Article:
Our recommendation: if we are aware that the relevant url parameters will be very important for us during data analysis, we should pass them as event parameters. Take note, however, that page_location is a system parameter that can be 420 1000 characters long. For custom parameters, the character limit is 100. Read more about the limits: [GA4] Event collection limits - Analytics Help

    #7 Data without analytical consent contain no information about user_pseudo_id and ga_session_id

    If we have correctly implemented the Google consent mode function, the data may reach Google Analytics in various forms. If you do not agree to be identified by a cookie, your events will be submitted to Google BigQuery, but the parameters, that is user_pseudo_id and session_id, will be null. Hence, if we plan to use this data for combining or other calculations, it is worthwhile to keep it in mind, because many data can be grouped into one non-existent user or into one non-existent session.

    Google Analytics 4 BigQuery Consent Mode Data

    #8 When our transactions go to Google Analytics in different currencies, we need to have them converted

    If users can make purchases in different currencies on our website or in the application, we must ensure that the value is converted to the currency that has been set in the settings of the respective service.
    In the case of submitting the “currency” event parameter in the implementation, Google Analytics 4 provides us with additional fields in which the data converted by default to USD are located. Sadly, we cannot define the currency in which we would like to drop data to Google BigQuery. Respectively, if we have a selected currency in our service settings, for instance PLN, in which case we will have to download the day-specific rate to Google BigQuery and convert this information in order to be able to map what we see in the panel.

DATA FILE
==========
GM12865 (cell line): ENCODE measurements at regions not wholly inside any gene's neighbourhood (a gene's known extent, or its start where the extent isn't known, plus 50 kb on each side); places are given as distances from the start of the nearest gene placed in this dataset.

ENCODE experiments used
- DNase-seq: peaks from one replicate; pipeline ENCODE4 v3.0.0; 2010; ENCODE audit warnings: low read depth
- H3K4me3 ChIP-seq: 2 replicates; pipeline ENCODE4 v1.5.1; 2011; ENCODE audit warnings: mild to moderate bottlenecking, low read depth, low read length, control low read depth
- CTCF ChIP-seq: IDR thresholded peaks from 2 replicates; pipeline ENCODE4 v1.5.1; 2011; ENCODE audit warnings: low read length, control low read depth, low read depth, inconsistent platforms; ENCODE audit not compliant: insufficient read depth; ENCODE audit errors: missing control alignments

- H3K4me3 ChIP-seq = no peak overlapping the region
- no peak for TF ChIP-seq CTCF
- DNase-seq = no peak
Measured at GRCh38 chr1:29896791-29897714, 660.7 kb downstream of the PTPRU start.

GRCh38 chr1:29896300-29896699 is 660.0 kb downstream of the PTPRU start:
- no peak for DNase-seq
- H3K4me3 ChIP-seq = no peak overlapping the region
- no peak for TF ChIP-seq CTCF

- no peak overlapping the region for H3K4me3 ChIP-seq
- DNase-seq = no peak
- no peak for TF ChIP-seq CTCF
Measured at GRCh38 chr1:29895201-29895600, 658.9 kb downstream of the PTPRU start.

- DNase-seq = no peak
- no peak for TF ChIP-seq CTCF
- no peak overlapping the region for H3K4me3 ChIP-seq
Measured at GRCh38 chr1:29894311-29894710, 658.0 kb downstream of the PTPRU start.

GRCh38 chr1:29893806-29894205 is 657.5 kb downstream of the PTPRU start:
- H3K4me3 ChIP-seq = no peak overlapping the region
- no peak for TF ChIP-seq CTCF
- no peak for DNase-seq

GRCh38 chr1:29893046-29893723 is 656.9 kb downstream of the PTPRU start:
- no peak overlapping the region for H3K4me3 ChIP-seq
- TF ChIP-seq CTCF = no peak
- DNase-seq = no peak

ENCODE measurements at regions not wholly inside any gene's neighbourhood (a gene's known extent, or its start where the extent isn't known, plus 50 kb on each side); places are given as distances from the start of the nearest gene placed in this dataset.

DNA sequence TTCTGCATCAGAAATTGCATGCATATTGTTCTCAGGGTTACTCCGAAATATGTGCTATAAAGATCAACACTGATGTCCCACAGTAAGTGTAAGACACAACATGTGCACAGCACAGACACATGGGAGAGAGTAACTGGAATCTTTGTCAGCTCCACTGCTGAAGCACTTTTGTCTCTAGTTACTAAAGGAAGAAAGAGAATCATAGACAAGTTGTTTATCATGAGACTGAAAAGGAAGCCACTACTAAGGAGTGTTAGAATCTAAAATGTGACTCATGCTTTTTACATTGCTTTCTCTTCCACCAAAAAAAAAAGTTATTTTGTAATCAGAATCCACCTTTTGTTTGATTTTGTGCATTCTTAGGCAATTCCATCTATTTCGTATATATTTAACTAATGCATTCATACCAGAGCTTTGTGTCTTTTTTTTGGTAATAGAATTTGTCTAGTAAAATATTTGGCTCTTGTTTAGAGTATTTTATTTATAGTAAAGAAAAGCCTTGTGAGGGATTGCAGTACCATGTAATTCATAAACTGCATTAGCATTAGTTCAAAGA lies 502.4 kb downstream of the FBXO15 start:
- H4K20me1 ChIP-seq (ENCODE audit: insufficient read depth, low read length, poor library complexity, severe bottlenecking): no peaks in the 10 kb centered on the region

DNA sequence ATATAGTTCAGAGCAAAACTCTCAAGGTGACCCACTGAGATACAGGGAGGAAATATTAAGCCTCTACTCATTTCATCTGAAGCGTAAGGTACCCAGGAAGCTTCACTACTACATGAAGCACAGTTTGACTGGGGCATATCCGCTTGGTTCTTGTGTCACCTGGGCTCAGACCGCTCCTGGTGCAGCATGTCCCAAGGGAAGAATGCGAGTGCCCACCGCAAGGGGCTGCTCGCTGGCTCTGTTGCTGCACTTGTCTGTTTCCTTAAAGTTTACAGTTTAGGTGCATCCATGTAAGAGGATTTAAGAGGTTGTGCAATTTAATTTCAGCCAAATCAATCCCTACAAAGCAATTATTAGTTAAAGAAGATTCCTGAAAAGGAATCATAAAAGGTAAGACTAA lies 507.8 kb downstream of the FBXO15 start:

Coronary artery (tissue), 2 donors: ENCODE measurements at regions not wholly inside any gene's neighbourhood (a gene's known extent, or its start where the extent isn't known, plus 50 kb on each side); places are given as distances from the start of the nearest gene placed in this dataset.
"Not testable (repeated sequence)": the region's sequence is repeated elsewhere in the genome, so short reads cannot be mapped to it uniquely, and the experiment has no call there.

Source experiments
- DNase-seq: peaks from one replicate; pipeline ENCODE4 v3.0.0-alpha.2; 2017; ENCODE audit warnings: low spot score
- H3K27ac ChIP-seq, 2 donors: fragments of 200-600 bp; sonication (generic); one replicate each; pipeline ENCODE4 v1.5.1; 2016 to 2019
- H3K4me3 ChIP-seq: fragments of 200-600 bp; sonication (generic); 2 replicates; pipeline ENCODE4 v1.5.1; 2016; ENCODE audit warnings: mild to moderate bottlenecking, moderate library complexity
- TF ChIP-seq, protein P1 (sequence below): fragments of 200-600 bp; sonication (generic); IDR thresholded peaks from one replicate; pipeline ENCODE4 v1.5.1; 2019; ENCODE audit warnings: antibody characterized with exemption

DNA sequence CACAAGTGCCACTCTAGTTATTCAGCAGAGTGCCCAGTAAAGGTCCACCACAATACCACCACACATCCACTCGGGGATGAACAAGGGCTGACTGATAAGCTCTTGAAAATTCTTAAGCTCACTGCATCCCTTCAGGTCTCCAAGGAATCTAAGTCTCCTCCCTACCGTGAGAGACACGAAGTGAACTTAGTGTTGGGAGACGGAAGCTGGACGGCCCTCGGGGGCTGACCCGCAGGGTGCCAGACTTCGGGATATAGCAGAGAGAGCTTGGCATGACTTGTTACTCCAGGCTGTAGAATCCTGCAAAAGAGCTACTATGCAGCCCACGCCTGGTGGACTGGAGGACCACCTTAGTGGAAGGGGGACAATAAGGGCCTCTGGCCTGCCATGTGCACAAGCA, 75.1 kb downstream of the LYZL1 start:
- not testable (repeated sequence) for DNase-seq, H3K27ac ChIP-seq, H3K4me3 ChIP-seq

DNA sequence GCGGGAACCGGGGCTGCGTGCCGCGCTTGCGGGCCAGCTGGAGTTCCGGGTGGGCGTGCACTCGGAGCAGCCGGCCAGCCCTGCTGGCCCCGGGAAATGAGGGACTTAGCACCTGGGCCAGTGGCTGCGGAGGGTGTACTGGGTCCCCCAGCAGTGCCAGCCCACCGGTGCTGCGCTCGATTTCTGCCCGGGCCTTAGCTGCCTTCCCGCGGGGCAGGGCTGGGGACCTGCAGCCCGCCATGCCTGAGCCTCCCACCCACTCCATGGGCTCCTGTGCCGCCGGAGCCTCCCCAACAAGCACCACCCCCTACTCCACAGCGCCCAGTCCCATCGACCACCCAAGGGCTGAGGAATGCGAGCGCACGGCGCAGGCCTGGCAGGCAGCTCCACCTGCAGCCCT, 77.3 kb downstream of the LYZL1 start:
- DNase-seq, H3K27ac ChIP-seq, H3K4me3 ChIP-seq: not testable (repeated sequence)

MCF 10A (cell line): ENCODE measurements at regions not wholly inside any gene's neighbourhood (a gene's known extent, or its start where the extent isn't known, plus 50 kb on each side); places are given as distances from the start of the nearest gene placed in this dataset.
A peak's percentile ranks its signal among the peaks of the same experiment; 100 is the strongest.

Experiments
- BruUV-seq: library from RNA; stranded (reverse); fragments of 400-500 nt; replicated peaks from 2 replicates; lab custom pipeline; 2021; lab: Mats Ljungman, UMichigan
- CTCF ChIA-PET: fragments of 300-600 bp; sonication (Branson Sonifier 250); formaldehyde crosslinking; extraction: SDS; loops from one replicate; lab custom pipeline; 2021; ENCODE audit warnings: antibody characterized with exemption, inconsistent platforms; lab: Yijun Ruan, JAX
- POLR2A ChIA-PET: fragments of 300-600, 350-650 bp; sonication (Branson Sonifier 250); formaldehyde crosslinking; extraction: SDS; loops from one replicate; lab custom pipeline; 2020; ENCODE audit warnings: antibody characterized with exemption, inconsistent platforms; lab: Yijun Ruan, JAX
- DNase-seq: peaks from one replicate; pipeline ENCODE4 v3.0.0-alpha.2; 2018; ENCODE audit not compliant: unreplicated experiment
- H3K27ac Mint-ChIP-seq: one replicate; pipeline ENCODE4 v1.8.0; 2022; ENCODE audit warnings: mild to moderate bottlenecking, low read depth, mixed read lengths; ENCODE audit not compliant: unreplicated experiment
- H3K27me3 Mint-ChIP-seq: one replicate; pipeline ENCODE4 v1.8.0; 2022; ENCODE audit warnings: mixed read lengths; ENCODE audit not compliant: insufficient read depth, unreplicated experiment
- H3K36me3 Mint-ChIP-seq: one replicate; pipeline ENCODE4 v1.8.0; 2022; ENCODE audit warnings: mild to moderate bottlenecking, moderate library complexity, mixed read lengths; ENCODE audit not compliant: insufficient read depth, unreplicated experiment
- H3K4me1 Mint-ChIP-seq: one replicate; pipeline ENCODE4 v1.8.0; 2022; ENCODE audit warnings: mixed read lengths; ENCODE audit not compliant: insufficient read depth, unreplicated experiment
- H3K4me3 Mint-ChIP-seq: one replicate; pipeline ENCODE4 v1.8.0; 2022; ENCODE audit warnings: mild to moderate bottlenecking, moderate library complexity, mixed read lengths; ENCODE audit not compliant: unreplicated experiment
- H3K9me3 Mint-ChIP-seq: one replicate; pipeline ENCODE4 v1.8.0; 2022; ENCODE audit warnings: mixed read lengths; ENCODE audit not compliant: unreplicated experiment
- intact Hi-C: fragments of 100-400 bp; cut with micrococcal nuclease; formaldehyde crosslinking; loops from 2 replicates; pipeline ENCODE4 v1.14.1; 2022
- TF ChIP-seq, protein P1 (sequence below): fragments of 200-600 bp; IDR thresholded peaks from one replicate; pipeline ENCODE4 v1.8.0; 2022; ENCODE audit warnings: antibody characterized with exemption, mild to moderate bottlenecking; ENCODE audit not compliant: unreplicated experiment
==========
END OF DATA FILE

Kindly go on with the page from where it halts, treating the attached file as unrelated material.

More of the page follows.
Google Analytics 4 BigQuery - Currency Conversion Value

    #9 Lack of complete information about full Google Ads data and vulnerability to campaign name changes

    In exporting Google Analytics Universal data to BigQuery, we were accustomed to comprehensive information about Google Ads campaigns.

    Google Analytics 4 BigQuery Missing Google Ads Data

    As we mentioned earlier, for Google BigQuery data, we have only 3 fields calculated, that is traffic_source.source, traffic_source.medium and, and these are fields that talk about acquiring a user, not about the sources of a specific session.
    If you want to complement your Google Analytics 4 data with additional information from Google Ads, including your advertising account identifier, campaign identifier, campaign type, we need to make sure that Google Ads tables are included in Google BigQuery, and only in the subsequent step do we link them with additional SQL instructions. This process is quite capable of expanding the logic of queries, and so this constitutes another difficulty that we must be ready for while exploring data.


    Google Analytics 4 and the ability to export data to Google BigQuery is a great solution for all companies that wish to make efficient decisions based on data. However, if we want to fully draw from their potential and act in accordance with the state-of-the-art practices related to measuring traffic between devices, we must spend a lot of time processing this data (user deduplication, attribution of traffic sources, combining Google Ads data). We also need to be prepared for data discrepancies between the Google Analytics 4 panel and what we get as a result in Google BigQUery.

    Luckily, most of the problems related to data processing can be automated - we discussed our approach to this issue in our next article “Google Analytics 4 BigQuery - traffic sources, sessions, attribution, marketing costs and ready data for analysis”.